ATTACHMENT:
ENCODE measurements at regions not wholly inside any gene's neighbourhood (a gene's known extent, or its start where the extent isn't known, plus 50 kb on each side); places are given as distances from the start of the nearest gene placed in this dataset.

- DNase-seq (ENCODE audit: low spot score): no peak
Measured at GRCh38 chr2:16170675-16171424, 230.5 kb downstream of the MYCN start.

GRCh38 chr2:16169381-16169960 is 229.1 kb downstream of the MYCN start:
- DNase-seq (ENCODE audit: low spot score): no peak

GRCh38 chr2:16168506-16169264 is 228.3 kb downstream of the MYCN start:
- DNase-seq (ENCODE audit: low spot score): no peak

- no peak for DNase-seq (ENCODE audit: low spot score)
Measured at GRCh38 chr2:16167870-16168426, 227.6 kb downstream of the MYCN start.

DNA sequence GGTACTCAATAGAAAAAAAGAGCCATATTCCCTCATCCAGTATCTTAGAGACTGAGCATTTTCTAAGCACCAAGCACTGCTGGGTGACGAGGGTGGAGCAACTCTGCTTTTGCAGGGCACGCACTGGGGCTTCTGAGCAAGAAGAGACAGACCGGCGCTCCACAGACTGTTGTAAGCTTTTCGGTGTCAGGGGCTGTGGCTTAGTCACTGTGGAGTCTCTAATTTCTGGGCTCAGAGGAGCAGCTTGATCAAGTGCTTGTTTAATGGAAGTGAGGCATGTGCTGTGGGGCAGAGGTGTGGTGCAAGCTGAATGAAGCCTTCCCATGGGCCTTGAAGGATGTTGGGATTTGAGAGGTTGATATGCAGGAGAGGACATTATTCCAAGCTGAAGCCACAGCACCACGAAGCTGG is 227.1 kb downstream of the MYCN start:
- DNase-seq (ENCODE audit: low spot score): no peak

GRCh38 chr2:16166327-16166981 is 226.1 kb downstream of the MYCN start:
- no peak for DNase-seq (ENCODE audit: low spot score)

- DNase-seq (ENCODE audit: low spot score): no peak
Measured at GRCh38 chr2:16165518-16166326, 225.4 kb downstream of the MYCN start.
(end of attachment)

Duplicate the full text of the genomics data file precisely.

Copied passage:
ENCODE measurements at regions not wholly inside any gene's neighbourhood (a gene's known extent, or its start where the extent isn't known, plus 50 kb on each side); places are given as distances from the start of the nearest gene placed in this dataset.

- DNase-seq (ENCODE audit: low spot score): no peak
Measured at GRCh38 chr2:16170675-16171424, 230.5 kb downstream of the MYCN start.

GRCh38 chr2:16169381-16169960 is 229.1 kb downstream of the MYCN start:
- DNase-seq (ENCODE audit: low spot score): no peak

GRCh38 chr2:16168506-16169264 is 228.3 kb downstream of the MYCN start:
- DNase-seq (ENCODE audit: low spot score): no peak

- no peak for DNase-seq (ENCODE audit: low spot score)
Measured at GRCh38 chr2:16167870-16168426, 227.6 kb downstream of the MYCN start.

DNA sequence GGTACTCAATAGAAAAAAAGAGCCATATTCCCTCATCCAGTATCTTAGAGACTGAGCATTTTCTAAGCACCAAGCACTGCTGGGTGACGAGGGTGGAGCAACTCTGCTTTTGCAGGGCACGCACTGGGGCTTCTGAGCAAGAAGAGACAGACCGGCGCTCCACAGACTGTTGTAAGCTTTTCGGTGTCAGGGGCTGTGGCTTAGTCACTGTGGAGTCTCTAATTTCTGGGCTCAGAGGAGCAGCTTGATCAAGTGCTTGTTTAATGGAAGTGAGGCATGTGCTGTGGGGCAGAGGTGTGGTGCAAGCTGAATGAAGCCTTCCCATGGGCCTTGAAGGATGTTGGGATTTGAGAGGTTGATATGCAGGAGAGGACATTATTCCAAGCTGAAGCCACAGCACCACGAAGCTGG is 227.1 kb downstream of the MYCN start:
- DNase-seq (ENCODE audit: low spot score): no peak

GRCh38 chr2:16166327-16166981 is 226.1 kb downstream of the MYCN start:
- no peak for DNase-seq (ENCODE audit: low spot score)

- DNase-seq (ENCODE audit: low spot score): no peak
Measured at GRCh38 chr2:16165518-16166326, 225.4 kb downstream of the MYCN start.